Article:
Today, Pewter is still used in many decorative things, like collectible statues, replica coins, monuments, etc. Use of pewter was common from the Middle Ages up until the various developments in glass-making during the 18 and 19th centuries Pewter was the chief tableware until the making of china.
Mass production of glass products has seen glass universally replace pewter in day-to-day life. Pewter artifacts continue to be produced, mainly as decorative or specialty items. Pewter was also used around East Asia.
Roman pewter items are very rare, although some are still in existence. Pewter gradually stopped being used and by 1850, it was just about gone. By the 20th century, however, the craft was brought back into existence.
Physically, pewter is a bright, shiny metal that is very similar in appearance to silver. Like silver, pewter will also oxidice to a dull gray over time if left untreated.
Pewter is a very malleable alloy, being soft enough to carve with hand tools, and it also takes good impressions from punches or presses. Some types of pewter pieces, such as candlesticks, would be turned on a metal lathe. Pewter has a low melting point, and duplication by casting will give excellent results.
Unlidded mugs and lidded tankards may be the most familiar pewter artifacts from the late 17th and 18th centuries, although the metal is also used for many other items including plates, dishes, basins, spoons, measures, flagons, communion cups, teapots, sugar bowls, cream jugs and porringers.
A porringer is a small, usually pewter, dish that colonial Americans and Europeans ate their porridge or other hot or cold dishes from such as gruel. They were usually about 4" to 6" in diameter; 1½" to 3" deep; had a flat, decorated handle at one end, which usually had the owner's initials engraved on it; and occasionally came with a lid.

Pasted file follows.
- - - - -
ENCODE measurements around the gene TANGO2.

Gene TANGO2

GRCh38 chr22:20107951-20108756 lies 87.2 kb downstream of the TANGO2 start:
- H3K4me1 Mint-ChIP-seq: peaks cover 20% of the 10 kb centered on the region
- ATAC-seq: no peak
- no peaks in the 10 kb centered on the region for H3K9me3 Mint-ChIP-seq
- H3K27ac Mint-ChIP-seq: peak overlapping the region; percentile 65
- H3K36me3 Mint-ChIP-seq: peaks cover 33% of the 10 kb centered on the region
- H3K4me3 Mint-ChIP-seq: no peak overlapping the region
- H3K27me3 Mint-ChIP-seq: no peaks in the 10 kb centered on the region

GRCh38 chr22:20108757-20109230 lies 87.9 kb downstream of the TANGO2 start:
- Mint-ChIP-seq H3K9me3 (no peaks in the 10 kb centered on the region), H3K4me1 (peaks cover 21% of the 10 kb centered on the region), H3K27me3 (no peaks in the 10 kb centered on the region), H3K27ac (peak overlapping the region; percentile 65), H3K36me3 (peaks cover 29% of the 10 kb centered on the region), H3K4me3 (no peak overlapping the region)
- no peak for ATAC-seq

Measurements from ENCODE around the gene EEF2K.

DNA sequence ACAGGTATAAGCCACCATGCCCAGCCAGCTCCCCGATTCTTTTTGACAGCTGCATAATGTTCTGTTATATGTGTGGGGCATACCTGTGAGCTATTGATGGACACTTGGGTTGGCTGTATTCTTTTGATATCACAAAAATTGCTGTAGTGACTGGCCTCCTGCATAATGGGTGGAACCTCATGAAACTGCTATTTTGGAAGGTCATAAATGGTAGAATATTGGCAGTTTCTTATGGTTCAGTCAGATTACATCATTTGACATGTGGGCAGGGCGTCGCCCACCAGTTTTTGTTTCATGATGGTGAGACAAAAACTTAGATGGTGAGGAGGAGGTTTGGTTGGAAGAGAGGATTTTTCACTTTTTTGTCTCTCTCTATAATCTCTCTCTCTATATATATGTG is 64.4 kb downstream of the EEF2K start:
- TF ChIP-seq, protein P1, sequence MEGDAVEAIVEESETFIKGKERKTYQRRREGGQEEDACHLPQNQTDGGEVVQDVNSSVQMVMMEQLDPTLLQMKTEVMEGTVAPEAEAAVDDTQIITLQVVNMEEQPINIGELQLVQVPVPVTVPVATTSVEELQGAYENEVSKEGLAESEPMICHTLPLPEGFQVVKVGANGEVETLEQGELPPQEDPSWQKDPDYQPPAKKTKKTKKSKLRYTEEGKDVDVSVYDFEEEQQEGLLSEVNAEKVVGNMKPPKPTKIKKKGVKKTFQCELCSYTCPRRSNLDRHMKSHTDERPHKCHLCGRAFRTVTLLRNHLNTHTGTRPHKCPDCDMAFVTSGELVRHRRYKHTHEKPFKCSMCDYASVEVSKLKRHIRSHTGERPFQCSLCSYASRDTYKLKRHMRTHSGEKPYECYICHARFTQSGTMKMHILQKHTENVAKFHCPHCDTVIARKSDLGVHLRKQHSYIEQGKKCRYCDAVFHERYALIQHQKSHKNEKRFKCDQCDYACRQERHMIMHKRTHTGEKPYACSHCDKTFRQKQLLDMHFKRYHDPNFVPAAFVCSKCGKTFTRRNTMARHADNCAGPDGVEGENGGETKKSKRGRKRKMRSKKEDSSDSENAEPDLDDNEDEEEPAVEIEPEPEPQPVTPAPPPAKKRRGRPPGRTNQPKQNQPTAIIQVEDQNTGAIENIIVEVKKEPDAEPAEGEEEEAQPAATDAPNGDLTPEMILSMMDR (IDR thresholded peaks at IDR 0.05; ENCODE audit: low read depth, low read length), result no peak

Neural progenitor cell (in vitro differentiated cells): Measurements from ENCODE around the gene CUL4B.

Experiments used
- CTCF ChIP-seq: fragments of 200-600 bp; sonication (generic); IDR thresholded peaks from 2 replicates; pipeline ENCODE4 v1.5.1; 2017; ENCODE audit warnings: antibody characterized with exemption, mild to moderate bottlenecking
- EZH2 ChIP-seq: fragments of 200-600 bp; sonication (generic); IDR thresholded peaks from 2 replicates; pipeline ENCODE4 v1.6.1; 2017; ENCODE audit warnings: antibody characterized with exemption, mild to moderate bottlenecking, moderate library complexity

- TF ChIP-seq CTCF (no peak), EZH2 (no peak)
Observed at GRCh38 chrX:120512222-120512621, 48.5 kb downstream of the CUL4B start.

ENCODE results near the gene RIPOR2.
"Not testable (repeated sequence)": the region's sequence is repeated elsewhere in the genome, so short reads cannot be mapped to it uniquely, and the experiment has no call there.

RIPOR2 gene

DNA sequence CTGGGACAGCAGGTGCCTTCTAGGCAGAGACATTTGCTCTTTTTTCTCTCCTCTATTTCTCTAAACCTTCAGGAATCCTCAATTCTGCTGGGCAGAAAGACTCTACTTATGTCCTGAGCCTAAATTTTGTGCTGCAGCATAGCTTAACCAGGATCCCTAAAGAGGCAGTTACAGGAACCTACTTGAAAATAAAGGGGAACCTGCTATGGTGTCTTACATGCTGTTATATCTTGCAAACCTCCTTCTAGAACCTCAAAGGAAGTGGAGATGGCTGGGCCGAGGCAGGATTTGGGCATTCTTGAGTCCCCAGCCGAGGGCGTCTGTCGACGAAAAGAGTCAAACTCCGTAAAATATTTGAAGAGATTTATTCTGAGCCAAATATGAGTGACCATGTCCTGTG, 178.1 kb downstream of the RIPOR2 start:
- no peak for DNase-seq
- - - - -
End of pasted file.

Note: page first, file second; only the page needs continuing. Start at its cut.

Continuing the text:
All authentic porringers today are considered to be rare - especially those made in America prior to the American revolution. Since then there became a shortage of lead for making bullets, the Americans and the British are said to have raided the nearby kitchens of all their pewterware, which was thought to be soft enough to use for their purposes!
In the early 19th, changes of fashion witnessed a decline in the use of pewter flatware, but increased production of both cast and spun pewter tea sets, whale-oil lamps, candlesticks, etc. Later in the century, pewter alloys were often used as a base metal for silver-plated objects.
Now a days the manufacturing of pewter can be described like this:
It is first cast by hand in an ancient manner with plaster moulds often taken from antique originals but also modern design. Thereafter the casting is passed a number of skilled finishers who impart something to the final appearance of every individual piece. Using a variety of tools each piece is burnished and buffed with brick dust and fine steel wool until it has acquired a high polish. Originally pewter was kept polished so it looked like silver.
Some more facts about pewter:
Pewter is a metal alloy, traditionally between 85 and 99 % tin, with the remainder consisting of 1-4 % copper, acting as a hardener, with the addition of lead for the lower grades of pewter and a bluish tint. There were three grades: Fine, for eatingware, with 96-99 % tin, and 1-4 % copper; Trifle, also for eating and drinking utensils but duller in appearance, with 92 % tin, 1-4 % copper, and up to 4 % lead; and Lay or Ley metal, not for eating or drinking utensils, which could contain up to 15 % lead. Modern pewter mixes the tin with copper, antimony and/or bismuth as opposed to lead. Bismuth and zinc can also be added to pewter. Pewter cannot be used to make tools.
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